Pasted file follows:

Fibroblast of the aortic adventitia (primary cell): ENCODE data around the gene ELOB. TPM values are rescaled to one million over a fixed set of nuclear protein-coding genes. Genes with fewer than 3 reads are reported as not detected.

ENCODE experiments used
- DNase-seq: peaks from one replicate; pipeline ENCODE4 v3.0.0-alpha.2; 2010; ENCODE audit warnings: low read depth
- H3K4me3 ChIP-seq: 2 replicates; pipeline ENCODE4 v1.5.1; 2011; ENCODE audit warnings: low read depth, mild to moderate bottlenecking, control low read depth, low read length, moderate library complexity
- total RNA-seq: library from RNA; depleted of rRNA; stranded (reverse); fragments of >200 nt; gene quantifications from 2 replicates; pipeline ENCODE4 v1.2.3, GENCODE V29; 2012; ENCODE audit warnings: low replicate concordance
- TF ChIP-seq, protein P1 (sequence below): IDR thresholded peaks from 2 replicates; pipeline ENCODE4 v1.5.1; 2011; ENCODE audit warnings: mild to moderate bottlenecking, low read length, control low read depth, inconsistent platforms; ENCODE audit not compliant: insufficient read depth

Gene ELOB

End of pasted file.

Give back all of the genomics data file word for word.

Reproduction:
Fibroblast of the aortic adventitia (primary cell): ENCODE data around the gene ELOB. TPM values are rescaled to one million over a fixed set of nuclear protein-coding genes. Genes with fewer than 3 reads are reported as not detected.

ENCODE experiments used
- DNase-seq: peaks from one replicate; pipeline ENCODE4 v3.0.0-alpha.2; 2010; ENCODE audit warnings: low read depth
- H3K4me3 ChIP-seq: 2 replicates; pipeline ENCODE4 v1.5.1; 2011; ENCODE audit warnings: low read depth, mild to moderate bottlenecking, control low read depth, low read length, moderate library complexity
- total RNA-seq: library from RNA; depleted of rRNA; stranded (reverse); fragments of >200 nt; gene quantifications from 2 replicates; pipeline ENCODE4 v1.2.3, GENCODE V29; 2012; ENCODE audit warnings: low replicate concordance
- TF ChIP-seq, protein P1 (sequence below): IDR thresholded peaks from 2 replicates; pipeline ENCODE4 v1.5.1; 2011; ENCODE audit warnings: mild to moderate bottlenecking, low read length, control low read depth, inconsistent platforms; ENCODE audit not compliant: insufficient read depth

Gene ELOB